Morocco

It is an Islamic country located in the far west of North Africa, its capital is Rabat and its largest city is Casablanca; it overlooks the Mediterranean Sea in the north and the Atlantic Ocean in the west and is bordered by Algeria to the east and Mauritania to the south; and in the narrow maritime strip separating Morocco and Spain, there are disputed concentrations between the two countries, namely Ceuta, Melilla and a number of islands.

The constitution states that the state is Islamic and that the country is multicultural: “The Kingdom of Morocco is an Islamic state (…) united by the fusion of all its components, Arab-Islamic, Amazigh, and Saharan Hassaniya, rich in African, Andalusian, Hebrew and Mediterranean tributaries.”

Morocco is a member of the League of Arab States, the Union for the Mediterranean, and the African Union; there is a strategic partnership with the Gulf Cooperation Council, an economic partnership with the European Union, a military partnership with NATO, and there is an investment orientation towards African countries.

The country’s population was 36,838,400 as of January 15, 2023, according to the inductive estimate of official data, with a population growth of 1.26% per year between 2015 and 2020, while the total fertility rate was 2.29 children per woman in 2021.

Are Moroccans Arab or African?

Most of the population is Moroccan, Arab, and Amazigh, and they are Muslims according to the Maliki school. There are minorities of the black race known as Haratine and Gnawa The number of Jews in Morocco was 265,000 in 1948, but it dropped to about 2,500 in 2018 due to the immigration of many of them to Israel and Europe.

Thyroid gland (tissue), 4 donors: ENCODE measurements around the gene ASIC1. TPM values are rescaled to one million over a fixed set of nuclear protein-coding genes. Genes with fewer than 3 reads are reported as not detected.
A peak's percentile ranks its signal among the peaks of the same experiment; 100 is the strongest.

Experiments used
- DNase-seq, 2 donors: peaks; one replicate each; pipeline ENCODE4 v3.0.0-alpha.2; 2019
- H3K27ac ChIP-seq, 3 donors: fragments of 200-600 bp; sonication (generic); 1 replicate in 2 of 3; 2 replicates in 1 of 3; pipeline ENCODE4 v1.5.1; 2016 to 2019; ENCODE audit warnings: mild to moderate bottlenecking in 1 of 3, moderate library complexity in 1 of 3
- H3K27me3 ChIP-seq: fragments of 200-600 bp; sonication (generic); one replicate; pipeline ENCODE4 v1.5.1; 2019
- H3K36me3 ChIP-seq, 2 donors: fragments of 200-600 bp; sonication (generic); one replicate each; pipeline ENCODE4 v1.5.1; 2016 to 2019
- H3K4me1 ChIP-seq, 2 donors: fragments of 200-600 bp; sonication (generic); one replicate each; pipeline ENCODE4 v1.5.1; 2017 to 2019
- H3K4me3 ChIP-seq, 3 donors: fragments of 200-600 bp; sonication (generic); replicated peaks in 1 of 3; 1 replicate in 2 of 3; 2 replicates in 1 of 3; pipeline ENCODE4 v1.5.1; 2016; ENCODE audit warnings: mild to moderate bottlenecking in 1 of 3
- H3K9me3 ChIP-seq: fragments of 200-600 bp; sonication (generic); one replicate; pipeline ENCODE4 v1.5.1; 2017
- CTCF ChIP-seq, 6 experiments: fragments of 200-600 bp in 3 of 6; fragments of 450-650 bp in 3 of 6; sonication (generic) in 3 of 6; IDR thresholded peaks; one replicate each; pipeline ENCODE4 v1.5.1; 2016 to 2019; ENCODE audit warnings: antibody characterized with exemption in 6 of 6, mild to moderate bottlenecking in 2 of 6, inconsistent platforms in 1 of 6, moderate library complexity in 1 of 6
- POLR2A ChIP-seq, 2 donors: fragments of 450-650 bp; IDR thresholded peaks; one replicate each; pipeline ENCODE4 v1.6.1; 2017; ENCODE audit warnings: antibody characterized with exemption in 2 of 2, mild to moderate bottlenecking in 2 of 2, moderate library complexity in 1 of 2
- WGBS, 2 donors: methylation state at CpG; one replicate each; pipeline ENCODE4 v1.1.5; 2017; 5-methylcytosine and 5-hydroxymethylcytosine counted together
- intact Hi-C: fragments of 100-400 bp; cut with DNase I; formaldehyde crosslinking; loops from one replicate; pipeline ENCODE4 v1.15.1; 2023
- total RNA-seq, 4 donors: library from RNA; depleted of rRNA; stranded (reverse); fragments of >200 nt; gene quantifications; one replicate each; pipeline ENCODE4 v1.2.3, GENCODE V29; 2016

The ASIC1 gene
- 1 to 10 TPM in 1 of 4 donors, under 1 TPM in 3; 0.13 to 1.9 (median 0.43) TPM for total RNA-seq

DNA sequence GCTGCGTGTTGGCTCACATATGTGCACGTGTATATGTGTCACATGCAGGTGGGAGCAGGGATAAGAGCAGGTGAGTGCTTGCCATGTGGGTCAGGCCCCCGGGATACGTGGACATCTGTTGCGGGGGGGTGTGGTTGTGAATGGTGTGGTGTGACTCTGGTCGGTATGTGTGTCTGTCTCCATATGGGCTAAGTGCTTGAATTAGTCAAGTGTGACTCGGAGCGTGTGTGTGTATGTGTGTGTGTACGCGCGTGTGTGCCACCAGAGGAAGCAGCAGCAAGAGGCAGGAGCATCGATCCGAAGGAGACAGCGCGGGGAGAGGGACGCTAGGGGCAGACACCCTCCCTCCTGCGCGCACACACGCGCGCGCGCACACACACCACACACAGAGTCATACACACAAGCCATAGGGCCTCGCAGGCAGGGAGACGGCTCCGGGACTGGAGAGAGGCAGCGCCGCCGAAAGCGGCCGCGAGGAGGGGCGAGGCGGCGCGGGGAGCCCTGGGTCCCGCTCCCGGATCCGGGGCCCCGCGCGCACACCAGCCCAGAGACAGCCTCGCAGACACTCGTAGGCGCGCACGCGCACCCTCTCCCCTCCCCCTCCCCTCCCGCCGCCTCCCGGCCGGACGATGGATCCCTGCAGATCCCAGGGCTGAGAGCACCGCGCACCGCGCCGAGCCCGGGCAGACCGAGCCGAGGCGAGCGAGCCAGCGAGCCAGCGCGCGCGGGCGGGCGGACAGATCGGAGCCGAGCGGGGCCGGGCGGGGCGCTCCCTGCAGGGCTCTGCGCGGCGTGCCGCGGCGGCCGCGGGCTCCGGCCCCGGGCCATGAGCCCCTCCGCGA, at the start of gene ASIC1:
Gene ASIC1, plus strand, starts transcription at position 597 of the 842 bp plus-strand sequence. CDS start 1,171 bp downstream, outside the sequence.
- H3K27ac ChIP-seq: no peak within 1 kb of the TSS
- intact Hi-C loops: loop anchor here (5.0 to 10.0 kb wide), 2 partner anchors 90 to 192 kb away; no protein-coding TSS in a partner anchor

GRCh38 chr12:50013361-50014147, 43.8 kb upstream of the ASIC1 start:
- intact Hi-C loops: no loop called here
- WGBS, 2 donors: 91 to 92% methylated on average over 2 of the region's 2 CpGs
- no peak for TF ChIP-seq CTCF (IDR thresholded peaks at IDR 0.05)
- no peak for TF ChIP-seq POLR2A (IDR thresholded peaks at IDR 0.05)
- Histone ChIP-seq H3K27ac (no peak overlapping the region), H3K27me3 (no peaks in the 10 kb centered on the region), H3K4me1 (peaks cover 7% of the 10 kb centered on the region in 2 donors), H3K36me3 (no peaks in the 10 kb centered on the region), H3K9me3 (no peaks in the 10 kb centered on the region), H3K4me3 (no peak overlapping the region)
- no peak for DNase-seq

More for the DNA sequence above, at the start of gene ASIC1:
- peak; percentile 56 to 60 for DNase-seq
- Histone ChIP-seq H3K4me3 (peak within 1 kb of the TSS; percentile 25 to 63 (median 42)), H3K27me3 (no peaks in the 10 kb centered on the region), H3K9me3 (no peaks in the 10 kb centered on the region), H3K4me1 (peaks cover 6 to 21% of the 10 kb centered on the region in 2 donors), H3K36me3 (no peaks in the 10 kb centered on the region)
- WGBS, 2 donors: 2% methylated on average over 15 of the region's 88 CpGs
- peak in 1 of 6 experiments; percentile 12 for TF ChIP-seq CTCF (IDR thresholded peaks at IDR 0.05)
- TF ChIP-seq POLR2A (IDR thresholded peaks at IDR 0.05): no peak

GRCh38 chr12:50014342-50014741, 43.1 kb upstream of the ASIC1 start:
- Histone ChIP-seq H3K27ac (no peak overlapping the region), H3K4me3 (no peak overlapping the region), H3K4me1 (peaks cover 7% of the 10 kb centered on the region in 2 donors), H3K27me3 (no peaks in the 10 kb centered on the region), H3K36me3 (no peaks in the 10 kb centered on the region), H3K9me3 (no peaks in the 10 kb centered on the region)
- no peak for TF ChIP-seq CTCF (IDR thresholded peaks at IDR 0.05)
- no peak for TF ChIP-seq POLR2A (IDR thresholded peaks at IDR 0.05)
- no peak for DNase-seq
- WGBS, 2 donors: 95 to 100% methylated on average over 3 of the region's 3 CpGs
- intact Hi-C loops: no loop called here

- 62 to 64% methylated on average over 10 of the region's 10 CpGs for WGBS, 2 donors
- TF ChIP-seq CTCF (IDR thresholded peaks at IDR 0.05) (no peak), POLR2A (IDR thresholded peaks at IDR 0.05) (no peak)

Do Moroccans have black genes?

Genetic studies on Moroccans have shown that Arabs and Amazighs (who are distinguished on linguistic grounds) do not differ significantly in terms of their genetic makeup, and these researchers concluded that Arabization in Morocco was mainly through a process of cultural assimilation. The European Bulletin of Human Genetics states that the Moroccans in West North Africa were genetically closer to the Iberian population than to the Bantu people living in sub-Saharan Africa.

Most foreigners residing in Morocco are of European origin, especially French and Spaniards, who numbered nearly half a million settlers before independence and congregated in the capital Rabat or major cities such as Casablanca, Tangier, and Tetouan. Christianity in Morocco is about 1.1 percent, or about 380,000 inhabitants, according to 2009 estimates; according to various estimates, there are between 2,000 and 150,000 Moroccans who converted to Christianity, most of whom worship secretly for fear of persecution.

Languages and dialects

A person who speaks the Moroccan dialect.

Moroccan Darija is one of the dialects of Arabic, classified within the Maghreb tongue (which is the tongue of Moroccans, Algerians, and Tunisians), used by most Moroccans as the language of communication and is the mother tongue of 50% of Moroccans, and spoken in some Amazigh-speaking regions as a secondary tongue. The Moroccan dialect is widespread in European countries such as France, Spain, Belgium, Italy and the Netherlands; the Moroccan and Algerian dialects have a clear influence on the French street dialect.

Arabic and Amazigh are the official languages of Morocco. About 13.5 million people out of 32 million, or about 45% of the population (no official statistics) speak Amazigh in its three dialects: Tarifit, Tachelhit and Atlantic; most of them live in rural areas and for them this language is either their first language or they speak it along with Moroccan dialect.